You might expect that the Greek goddess of youth would be hugely famous. After all, youth is widely celebrated and enjoyed across our culture. But Hebe, the goddess of youth, is not as well remembered as many of her relatives. So who was she and how did she fit into Greek myth?
Hebe was the goddess not just of youth but of eternal youth, that elusive dream to which so many people aspire. Her name literally meant “young maturity” or “bloom of youth”. It was believed that she had the power to make the old young again.
Hebe was also the goddess of wedding ceremonies. She was often portrayed attending them with other goddesses, adding an extra layer of blessing to the occasion.
Hebe was often associated with her mother Hera. Some worshippers may have regarded her as an aspect of Hera, who she was worshipped alongside. One of the main centres for her cult was at the sacred grove at Phlious and Sicyon, where she was known as Ganymeda and Dia. She also had an altar near to one to Heracles at Cynosarges.
In Rome, Hebe was known as Juventas. A temple to her existed on the capitol from early in Rome’s history, and she was said to have opposed the building of a temple to Jupiter there. After the Romans defeated the Carthaginian Hasdrubal Barca in 207 BC, they built another temple in her honour in celebration.
Hebe was the daughter of Zeus, the king of the Olympian gods, and his wife Hera. This made her the full sister of Ares, god of war, and Eileithyia, goddess of childbirth and midwifery. She was also half-sister to many other gods, mortals, and magical creatures, thanks to Zeus’s many affairs.
Hebe was clearly not the favourite within the family, as she became an attendant to some of her family members. She was responsible for preparing Hera’s chariot, ensuring that it was ready for use. She also bathed and dressed Ares.
The most prestigious duty Hebe fulfilled was as cup-bearer, serving drinks of nectar and ambrosia to the other gods. This was a high-ranking position in historical courts, as the cup-bearer was trusted around the high table.
After Zeus abducted the Trojan prince Ganymede, that prince replaced Hebe in the role of cup-bearer. But when the Trojan war broke out, she took up her cup again, as Ganymede was too upset to continue his work.
As the goddess of youth and weddings, it was natural that Hebe often appeared alongside Aphrodite, the goddess of love. As with so many other gods, she acted as Aphrodite’s attendant rather than an equal.
One unusual version of Hebe’s story gives her a very different origin. In this, Hera is still her mother, but Zeus is not her father. Instead, Hera became pregnant by eating lettuce while dining with Apollo, the prophetic sun god. Hebe was born from this strange pregnancy.
Hebe and Heracles
Hebe’s mother, Hera, had a long-running feud with Heracles, a divine hero and one of Zeus’s many illegitimate offspring. But Heracles fought for the gods against the giants, as well as fulfilling a series of legendary tasks to prove his worth. He was rewarded for this with immortality and Hebe’s hand in marriage.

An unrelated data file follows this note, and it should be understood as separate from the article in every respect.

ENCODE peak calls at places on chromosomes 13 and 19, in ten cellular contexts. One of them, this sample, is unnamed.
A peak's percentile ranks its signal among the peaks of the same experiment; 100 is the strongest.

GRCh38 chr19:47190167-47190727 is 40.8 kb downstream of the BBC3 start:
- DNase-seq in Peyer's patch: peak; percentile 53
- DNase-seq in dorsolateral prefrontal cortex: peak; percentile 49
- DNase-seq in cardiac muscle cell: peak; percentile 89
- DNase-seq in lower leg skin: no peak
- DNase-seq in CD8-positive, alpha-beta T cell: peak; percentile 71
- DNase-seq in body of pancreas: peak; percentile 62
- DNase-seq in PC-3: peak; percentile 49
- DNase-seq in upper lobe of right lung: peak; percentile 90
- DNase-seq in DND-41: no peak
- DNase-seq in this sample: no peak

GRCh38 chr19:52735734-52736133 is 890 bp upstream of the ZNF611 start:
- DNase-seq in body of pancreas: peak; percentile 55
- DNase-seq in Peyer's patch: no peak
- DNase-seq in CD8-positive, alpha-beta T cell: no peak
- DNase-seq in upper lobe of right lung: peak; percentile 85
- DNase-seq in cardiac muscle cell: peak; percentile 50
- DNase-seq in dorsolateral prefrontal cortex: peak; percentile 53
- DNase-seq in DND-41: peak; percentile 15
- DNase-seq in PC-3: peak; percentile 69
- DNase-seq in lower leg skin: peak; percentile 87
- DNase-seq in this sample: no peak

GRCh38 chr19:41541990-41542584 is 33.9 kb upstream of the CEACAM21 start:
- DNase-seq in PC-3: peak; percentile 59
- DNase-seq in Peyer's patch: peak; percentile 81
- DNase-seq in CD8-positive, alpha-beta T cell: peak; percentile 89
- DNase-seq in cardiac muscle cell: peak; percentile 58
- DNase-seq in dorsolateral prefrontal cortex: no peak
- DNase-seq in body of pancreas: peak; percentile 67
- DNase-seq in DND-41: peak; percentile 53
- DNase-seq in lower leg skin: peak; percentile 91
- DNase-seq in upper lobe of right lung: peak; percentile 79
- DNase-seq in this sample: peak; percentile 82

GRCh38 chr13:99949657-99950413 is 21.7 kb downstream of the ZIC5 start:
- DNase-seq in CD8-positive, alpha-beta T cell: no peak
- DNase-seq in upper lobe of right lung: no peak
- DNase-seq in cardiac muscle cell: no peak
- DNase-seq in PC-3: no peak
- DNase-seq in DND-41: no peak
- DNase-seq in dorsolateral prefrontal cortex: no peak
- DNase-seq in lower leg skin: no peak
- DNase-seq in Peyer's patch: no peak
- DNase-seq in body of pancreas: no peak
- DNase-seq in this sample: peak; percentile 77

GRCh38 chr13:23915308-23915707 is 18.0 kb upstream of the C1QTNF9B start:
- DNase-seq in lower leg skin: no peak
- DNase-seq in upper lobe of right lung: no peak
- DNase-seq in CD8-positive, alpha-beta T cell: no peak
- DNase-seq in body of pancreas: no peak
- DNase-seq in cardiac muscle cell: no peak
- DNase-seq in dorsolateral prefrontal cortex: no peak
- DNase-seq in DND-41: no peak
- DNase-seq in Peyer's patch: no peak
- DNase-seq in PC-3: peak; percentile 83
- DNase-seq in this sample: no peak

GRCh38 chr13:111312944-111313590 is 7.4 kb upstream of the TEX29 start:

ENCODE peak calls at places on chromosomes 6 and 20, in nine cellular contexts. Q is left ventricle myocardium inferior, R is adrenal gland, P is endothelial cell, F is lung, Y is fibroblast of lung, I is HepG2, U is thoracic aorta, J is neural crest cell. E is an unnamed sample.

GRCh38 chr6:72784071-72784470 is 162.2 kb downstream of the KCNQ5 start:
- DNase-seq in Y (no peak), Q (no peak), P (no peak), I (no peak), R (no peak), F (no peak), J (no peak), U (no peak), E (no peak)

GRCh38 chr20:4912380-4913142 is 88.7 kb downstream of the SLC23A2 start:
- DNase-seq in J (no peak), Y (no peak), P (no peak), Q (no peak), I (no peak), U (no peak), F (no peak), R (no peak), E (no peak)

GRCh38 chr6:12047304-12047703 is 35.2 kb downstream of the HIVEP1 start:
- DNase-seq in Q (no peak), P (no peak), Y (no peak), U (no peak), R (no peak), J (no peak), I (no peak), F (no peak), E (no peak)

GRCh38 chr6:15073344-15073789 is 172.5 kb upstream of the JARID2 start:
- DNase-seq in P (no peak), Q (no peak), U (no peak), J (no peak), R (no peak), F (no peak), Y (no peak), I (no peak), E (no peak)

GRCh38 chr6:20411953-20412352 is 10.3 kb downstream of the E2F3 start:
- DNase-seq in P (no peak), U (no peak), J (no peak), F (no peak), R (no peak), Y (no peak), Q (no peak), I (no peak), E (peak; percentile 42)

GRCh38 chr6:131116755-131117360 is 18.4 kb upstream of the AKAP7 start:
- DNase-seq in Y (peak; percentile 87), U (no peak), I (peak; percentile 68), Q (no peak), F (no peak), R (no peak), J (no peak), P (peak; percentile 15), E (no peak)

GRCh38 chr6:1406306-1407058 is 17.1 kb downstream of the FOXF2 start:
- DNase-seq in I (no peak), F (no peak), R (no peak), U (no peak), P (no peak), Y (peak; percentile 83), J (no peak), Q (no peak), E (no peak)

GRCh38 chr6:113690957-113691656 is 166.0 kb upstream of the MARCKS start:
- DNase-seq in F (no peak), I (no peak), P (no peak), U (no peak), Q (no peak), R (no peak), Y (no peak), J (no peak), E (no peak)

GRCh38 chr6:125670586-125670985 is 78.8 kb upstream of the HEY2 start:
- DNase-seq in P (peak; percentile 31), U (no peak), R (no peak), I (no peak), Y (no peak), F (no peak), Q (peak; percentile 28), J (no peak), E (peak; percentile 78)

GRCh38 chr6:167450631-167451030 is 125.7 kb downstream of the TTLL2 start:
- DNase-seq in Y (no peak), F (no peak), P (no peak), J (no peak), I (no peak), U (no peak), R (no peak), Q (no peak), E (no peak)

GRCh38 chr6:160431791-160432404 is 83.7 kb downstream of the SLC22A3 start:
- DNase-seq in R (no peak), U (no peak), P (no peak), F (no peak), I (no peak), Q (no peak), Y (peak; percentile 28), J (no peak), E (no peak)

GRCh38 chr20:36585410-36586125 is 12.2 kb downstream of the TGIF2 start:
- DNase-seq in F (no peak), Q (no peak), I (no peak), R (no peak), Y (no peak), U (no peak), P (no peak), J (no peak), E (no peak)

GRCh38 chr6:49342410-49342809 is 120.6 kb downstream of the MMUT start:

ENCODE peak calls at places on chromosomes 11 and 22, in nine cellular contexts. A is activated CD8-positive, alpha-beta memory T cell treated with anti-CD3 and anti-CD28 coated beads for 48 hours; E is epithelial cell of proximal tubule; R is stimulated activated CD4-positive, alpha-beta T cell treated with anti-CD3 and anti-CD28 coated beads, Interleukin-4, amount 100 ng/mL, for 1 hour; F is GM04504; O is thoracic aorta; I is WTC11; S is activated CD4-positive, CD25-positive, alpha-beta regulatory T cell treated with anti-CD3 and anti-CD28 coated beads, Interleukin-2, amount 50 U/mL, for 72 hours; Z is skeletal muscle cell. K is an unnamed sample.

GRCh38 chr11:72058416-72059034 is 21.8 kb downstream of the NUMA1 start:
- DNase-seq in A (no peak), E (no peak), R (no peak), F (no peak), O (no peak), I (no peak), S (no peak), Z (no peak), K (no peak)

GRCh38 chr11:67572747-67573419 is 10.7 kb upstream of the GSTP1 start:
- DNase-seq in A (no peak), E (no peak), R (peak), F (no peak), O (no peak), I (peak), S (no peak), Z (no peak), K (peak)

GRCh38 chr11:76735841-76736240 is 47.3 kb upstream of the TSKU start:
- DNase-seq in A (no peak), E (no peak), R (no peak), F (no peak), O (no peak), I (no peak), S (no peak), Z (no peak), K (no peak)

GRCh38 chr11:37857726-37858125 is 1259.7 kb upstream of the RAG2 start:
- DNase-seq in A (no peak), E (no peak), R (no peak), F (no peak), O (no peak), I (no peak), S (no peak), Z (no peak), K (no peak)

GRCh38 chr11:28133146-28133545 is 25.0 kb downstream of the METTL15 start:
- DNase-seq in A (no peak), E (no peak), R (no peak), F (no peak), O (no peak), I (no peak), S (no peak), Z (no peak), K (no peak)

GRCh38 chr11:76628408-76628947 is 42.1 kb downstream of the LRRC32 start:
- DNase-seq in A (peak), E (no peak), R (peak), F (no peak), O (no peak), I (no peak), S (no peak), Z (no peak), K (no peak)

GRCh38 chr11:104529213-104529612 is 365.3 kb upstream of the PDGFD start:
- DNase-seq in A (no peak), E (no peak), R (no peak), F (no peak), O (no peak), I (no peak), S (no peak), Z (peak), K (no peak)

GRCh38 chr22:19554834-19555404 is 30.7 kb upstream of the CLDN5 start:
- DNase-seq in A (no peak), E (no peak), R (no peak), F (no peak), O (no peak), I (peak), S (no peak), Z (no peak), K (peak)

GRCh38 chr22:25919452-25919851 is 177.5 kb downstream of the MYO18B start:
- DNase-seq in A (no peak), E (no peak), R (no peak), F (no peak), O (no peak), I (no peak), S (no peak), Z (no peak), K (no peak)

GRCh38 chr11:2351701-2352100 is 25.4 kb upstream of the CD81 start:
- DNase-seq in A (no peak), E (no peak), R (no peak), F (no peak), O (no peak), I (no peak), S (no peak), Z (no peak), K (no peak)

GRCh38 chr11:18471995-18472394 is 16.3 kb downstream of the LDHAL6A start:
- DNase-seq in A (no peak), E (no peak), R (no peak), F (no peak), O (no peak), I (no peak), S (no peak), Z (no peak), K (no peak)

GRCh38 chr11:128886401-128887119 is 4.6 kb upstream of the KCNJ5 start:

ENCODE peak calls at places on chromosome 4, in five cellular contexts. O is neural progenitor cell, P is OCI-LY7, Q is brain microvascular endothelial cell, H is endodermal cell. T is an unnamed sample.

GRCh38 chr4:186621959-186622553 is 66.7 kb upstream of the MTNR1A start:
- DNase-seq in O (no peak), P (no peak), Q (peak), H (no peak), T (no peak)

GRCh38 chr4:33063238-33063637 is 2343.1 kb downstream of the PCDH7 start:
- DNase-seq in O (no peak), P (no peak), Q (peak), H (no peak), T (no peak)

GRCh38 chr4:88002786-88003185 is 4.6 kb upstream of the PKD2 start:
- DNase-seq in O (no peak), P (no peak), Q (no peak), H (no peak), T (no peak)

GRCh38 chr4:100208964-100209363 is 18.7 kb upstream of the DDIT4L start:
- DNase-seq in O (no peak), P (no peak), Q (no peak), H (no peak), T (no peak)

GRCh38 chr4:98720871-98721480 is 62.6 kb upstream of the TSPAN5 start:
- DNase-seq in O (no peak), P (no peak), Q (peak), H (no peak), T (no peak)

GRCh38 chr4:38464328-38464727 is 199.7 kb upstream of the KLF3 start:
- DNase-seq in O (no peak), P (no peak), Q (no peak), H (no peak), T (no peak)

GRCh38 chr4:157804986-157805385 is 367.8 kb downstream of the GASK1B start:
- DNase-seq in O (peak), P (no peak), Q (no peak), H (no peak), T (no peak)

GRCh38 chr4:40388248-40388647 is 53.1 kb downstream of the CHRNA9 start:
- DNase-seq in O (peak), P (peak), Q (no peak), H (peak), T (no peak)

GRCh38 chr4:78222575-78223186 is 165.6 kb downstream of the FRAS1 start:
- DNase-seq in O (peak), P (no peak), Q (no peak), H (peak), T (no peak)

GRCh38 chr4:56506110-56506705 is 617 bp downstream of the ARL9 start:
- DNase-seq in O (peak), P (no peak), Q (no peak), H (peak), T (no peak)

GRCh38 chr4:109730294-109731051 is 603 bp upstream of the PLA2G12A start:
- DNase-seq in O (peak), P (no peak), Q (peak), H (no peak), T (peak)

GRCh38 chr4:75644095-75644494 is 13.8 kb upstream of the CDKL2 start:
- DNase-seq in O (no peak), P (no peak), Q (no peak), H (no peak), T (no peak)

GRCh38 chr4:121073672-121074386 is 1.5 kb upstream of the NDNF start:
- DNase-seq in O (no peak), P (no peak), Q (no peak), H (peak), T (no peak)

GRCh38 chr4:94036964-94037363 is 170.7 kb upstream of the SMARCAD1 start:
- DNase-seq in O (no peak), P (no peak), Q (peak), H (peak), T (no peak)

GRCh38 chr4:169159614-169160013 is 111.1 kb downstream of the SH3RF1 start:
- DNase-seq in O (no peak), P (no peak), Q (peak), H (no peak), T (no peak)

Hebe and Heracles had two sons, Alexiares and Anicetus. These minor gods became protectors of Olympus, alongside their father.
It’s sad that Hebe was overshadowed in her marriage as well as in her family life. With so much attention on her family, we know relatively little about her.
One story we do have relates to Heracles’s nephew Iolas, who had helped Hebe’s husband during his labours. Iolas wanted to fight Eurysthes, a king and Hera’s champion. Hebe made Iolas young again, so that he could fight Eurysthes. This caused consternation among the gods, who argued about whether such a powerful gift should have been given to a mortal.
Representations of Hebe
Like Nike, Hebe was sometimes portrayed with wings in ancient images. But whereas Nike usually kept her human form, Hebe was also shown as a phoenix or an eagle, offering a cup to Zeus. This represented her ability to give eternal youth, as ancient Greeks believed that both the eagle and the phoenix could rejuvenate themselves when they grew old.
Though she drew little attention from classical artists, Hebe became a popular subject for painters from the mid-18th to mid-19th centuries. Many wealthy and powerful women were painted dressed as her, so that their own youth could be eternally preserved. One of the reasons for this was the ease of dressing them up as the goddess – all that was needed was a flowing white robe, some flowers in the hair, and a cup.
The artists who produced these paintings added dramatic touches, placing their Hebes among the clouds, accompanied by an eagle. Louise Élisabeth Vigée Le Brun made one of her subjects sit with a real eagle, which became angry at being trapped indoors and terrified the young woman.
In the 19th century, there was also a trend for sculptures of Hebe. The eagle was less common in these, though some artists rose to the challenge. In America, Hebe statues became popular as a shape for fountains, for which they were produced in cast stone – a concrete imitation of carved stone.
Hebe’s youth may have been eternal, but her fame is not. Since the early 20th century, she has returned to obscurity – one of the lesser known figures of Greek myth, once again overshadowed by the family she served.